Google senior VP Alan Eustace said Friday that the company's Street View cars had accidentally collected private e-mails, urls and passwords that were traveling over unsecured WiFi networks as the cars drove by.
Street View is a feature of Google Maps that lets you see pictures of the streets you're mapping so you can recognize where you're going -- they're taken by cameras on the cars, which also collect standard identifiers (SSIDs and MAC addresses) on any networks they drive by.
But the cars weren't supposed to be collecting any of the data that passed over the networks. As Google explained in May, after the data protection authority in Hamburg, Germany, asked that Street View data be audited, some of its engineers messed up:
...In 2006 an engineer working on an experimental WiFi project wrote a piece of code that sampled all categories of publicly broadcast WiFi data. A year later, when our mobile team started a project to collect basic WiFi network data like SSID information and MAC addresses using Google’s Street View cars, they included that code in their software—although the project leaders did not want, and had no intention of using, payload data.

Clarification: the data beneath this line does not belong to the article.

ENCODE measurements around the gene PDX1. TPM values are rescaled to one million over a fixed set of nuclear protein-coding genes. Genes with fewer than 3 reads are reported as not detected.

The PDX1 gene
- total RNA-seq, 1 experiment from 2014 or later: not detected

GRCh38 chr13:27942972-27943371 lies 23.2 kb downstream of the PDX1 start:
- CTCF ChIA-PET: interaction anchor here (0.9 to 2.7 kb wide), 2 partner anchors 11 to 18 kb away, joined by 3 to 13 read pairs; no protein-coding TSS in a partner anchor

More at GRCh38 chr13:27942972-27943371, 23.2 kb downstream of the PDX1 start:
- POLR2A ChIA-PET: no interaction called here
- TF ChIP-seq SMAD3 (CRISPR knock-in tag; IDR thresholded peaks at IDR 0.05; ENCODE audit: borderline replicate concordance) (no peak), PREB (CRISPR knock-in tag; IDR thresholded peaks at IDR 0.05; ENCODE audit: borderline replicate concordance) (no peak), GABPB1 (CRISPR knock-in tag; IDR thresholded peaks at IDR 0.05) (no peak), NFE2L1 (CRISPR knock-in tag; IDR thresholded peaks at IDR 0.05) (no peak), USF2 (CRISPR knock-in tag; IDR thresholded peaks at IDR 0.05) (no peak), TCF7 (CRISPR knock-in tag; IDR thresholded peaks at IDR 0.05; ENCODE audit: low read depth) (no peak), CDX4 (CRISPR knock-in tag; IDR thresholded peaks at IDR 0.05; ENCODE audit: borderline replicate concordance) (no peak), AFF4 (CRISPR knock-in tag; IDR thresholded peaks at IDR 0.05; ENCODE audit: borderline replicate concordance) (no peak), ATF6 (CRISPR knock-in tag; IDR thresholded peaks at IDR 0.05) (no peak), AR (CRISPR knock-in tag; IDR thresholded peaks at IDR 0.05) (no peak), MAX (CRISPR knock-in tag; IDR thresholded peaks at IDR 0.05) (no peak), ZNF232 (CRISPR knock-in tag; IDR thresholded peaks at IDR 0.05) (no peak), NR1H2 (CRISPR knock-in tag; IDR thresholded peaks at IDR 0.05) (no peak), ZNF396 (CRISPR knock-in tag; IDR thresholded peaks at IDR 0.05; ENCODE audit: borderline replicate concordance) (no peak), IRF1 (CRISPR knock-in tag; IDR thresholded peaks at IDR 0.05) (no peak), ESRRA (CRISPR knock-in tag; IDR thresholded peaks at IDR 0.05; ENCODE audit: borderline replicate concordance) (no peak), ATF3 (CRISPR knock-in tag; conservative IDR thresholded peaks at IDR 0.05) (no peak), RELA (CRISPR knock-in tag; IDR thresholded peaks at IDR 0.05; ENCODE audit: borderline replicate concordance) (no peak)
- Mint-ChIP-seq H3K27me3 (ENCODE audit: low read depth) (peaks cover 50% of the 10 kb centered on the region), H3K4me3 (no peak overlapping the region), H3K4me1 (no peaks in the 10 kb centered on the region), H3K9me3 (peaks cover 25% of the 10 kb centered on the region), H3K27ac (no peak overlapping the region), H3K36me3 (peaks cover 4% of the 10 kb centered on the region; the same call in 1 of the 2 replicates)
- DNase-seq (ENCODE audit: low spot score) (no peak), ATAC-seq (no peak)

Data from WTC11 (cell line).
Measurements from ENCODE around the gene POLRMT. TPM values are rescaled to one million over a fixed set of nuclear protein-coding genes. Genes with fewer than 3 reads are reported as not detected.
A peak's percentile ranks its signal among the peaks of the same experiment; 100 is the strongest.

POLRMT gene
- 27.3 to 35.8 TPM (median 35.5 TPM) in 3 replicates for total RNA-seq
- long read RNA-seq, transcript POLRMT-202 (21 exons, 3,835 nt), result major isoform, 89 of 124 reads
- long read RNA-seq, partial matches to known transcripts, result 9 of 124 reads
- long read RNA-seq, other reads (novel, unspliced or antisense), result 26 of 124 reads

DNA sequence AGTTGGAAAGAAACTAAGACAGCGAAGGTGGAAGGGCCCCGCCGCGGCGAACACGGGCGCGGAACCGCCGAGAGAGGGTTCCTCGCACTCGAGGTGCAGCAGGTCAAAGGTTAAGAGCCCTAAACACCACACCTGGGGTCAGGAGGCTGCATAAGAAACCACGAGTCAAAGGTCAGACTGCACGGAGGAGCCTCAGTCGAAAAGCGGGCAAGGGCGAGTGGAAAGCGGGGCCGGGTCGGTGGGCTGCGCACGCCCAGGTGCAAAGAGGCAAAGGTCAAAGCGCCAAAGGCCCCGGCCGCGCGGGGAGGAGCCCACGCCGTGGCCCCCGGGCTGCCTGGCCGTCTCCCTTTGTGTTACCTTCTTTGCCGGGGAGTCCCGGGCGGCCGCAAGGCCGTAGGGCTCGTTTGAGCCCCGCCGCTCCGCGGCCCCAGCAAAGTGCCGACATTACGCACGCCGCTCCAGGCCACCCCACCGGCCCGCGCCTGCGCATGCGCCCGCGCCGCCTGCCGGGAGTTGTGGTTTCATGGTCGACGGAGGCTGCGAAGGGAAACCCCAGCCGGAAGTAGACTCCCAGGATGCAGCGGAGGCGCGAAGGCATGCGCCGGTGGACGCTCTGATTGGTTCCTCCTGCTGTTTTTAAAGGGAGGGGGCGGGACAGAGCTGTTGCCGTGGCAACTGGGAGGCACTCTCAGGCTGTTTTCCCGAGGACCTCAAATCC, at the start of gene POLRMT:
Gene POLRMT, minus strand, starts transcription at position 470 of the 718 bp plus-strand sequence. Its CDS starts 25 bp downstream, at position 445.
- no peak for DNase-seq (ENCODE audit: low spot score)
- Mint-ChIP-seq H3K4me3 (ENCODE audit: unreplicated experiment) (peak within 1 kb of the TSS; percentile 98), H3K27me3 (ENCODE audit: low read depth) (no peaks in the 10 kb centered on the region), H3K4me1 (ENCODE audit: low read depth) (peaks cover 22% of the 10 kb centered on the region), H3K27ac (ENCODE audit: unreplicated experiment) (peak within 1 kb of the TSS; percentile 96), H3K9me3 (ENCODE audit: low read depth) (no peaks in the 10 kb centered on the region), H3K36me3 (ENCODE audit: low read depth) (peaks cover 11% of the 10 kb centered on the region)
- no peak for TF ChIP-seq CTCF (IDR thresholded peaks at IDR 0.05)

As soon as we became aware of this problem, we grounded our Street View cars and segregated the data on our network, which we then disconnected to make it inaccessible. We want to delete this data as soon as possible, and are currently reaching out to regulators in the relevant countries about how to quickly dispose of it.
Now Google is going to have to dispose of the passwords and e-mail too.
One sign of progress in Google's thinking about privacy is that Eustace says the company is "mortified" by this mistake. That wasn't the response I got two years ago when I wrote a story for the San Francisco Chronicle on how Google had automatically cached detailed personal data -- online conversations, credit card numbers, passwords, addresses, phone numbers -- that had been stolen by cybercriminals and stored on a server in Malaysia.
Google said then was that it wasn't responsible for the data in its caches and that caches were deleted automatically over time.
Now the company has promised several changes to its privacy practices -- employee training, more careful compliance with privacy regulations, building privacy controls into its products, a new director of privacy to oversee both engineering and products.
Will these changes be enough to prevent another online privacy disaster? Who knows. Google may not be evil, but the company has been thoughtless about the difficulties its technology can create and slow to fix them.
Do you think Google is capable of keeping our data private?
(Picture courtesy of hothardware.com)